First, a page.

Saturday, August 31, 2013
Theology of Paul Tillich: Introduction (pt.1)
Tillich is partly remembered as a respected philosopher in the existentialist tradition. His major influences include Kierkegaard, Dostoyevsky, Nietzsche, Schelling, Kähler, and Heidegger, although he was also deeply engaged with the philosophies of Plato, Plotinus, Aristotle, the Stoics, Kant, Marx, Spinoza, and Hegel. But more than anything, it is Tillich the Christian theologian who has remained especially important, clearly standing within the tradition of the great liberal theologian Friedrich Schleiermacher. He was also significantly influenced by the theologies of Augustine and Luther. Reinhold Niebuhr once called Tillich “a seminal theologian” and Georgia Harkness even claimed that “[w]hat Whitehead was to American philosophy, Tillich has been to American theology.” Indeed, next to Karl Barth he is arguably the most significant Protestant theologian of the 20th century.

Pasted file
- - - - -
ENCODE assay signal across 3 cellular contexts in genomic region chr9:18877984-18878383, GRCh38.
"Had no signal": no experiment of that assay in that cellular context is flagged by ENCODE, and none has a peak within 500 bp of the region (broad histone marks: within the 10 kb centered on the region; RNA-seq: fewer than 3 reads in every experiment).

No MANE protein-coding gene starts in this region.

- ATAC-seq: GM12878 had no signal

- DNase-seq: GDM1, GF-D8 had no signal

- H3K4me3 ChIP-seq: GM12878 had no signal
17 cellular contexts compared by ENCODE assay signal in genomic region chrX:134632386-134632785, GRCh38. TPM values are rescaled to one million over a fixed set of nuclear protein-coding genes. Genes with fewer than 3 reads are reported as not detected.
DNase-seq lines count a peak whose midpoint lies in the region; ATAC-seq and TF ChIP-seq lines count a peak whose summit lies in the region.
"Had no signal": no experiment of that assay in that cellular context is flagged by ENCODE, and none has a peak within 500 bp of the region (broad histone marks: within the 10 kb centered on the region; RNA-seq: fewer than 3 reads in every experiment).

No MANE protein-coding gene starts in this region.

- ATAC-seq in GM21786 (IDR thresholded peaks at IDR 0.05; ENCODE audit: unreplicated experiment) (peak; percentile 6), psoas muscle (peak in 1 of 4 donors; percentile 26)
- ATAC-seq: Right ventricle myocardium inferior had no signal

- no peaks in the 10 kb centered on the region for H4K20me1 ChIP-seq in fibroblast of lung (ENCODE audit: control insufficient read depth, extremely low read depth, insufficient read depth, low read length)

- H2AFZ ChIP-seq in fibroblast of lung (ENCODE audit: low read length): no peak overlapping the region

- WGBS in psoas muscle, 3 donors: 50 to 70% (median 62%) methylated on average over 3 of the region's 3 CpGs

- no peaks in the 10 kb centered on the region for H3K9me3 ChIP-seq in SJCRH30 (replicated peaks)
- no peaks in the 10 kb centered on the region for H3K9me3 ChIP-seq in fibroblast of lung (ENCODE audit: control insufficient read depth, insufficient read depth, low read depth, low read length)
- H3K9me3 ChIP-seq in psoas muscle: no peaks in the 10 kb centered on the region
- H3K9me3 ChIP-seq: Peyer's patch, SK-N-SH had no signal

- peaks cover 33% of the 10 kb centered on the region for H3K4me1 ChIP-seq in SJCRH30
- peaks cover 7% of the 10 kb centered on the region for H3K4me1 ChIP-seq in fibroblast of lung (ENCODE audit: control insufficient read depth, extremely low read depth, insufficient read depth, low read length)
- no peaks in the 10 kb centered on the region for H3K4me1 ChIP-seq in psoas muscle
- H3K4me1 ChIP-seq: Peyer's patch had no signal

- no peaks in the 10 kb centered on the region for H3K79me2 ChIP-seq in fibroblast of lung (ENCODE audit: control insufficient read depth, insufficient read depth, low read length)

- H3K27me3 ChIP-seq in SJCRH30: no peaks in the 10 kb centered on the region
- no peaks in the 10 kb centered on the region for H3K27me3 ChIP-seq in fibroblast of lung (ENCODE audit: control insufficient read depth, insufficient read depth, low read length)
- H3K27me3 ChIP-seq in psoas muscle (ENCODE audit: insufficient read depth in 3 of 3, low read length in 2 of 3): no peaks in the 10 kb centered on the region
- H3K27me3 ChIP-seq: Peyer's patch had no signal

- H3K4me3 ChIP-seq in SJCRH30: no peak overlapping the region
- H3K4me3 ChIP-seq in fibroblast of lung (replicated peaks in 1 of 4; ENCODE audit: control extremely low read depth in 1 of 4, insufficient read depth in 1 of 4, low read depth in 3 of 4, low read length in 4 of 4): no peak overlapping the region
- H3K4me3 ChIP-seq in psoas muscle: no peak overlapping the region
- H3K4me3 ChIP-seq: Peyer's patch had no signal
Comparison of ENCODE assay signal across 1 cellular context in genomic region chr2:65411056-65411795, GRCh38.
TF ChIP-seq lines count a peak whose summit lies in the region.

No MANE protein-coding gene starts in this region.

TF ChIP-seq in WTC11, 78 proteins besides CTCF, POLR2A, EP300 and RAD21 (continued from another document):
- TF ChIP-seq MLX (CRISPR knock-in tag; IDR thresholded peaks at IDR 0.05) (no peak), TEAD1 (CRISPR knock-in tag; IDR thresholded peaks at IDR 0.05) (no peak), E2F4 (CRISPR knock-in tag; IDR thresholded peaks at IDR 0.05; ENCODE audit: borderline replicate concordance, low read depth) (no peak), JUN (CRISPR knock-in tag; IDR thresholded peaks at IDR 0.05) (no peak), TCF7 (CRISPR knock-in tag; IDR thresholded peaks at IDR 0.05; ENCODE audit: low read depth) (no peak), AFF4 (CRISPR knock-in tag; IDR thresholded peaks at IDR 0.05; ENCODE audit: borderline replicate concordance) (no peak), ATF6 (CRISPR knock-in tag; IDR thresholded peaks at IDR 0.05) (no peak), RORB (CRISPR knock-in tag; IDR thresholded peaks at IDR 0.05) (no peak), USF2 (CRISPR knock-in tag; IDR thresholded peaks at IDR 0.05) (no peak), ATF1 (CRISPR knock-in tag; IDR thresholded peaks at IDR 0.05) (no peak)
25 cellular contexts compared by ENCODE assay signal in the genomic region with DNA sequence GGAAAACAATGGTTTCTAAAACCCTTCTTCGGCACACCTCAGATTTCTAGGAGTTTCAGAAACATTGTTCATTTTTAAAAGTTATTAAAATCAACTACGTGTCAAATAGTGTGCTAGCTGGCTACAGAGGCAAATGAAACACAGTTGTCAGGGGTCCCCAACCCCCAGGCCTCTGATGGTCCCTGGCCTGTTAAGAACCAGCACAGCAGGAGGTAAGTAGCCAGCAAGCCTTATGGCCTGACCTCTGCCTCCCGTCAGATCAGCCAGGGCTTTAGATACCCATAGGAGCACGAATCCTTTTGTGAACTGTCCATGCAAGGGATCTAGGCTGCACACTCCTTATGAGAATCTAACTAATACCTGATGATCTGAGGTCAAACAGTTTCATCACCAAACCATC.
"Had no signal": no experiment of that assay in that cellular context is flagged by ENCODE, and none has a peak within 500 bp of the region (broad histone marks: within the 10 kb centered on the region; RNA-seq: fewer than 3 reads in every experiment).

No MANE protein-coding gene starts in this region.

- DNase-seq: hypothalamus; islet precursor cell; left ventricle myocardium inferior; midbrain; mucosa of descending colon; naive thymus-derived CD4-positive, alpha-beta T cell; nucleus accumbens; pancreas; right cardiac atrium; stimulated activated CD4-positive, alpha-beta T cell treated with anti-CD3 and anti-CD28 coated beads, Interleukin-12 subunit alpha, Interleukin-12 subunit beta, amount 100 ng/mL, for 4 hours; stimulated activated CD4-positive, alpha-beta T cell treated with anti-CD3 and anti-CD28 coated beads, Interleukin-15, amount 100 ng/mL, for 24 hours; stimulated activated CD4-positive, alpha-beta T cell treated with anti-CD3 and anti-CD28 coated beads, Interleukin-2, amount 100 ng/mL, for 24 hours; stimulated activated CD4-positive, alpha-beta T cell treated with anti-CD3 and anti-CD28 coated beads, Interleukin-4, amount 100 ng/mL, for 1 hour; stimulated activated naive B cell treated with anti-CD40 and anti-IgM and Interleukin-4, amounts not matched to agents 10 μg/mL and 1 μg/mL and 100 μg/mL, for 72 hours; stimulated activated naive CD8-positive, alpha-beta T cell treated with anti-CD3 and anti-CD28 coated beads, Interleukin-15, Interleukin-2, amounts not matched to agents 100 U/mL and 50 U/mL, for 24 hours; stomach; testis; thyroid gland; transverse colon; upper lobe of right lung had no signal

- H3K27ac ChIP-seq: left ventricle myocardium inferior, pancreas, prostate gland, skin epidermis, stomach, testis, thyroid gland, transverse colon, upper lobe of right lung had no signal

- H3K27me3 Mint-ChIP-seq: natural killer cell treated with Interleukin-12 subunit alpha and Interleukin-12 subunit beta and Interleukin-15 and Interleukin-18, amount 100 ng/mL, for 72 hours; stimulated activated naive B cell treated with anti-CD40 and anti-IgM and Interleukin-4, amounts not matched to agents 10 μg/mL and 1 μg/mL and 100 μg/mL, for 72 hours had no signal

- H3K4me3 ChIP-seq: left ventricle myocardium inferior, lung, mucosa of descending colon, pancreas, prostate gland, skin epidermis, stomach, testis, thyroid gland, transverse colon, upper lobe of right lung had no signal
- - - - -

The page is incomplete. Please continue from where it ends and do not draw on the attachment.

While there is not a “Tillichean” school of thought in quite the same way as one finds in process, liberation, or Barthian schools, Tillich’s work has had an enormous impact on virtually all of the liberal or progressive theological traditions from his time down to the present. As we
will see in this series of six blog posts, his method of correlation, theory of symbols, doctrine of God as ‘ground of being’, and definition of religion as ‘ultimate concern’ are some of Tillich’s most impressive ideas that have left a mark on not only Christian philosophical theology, but also on cultural and religious studies. In what follows, we will examine some of the major components of Tillich’s thought, primarily considering his overarching method, and then concluding with a shorter consideration of Tillich’s existential ontology and brief explanations of how he understands some of the major Christian doctrines.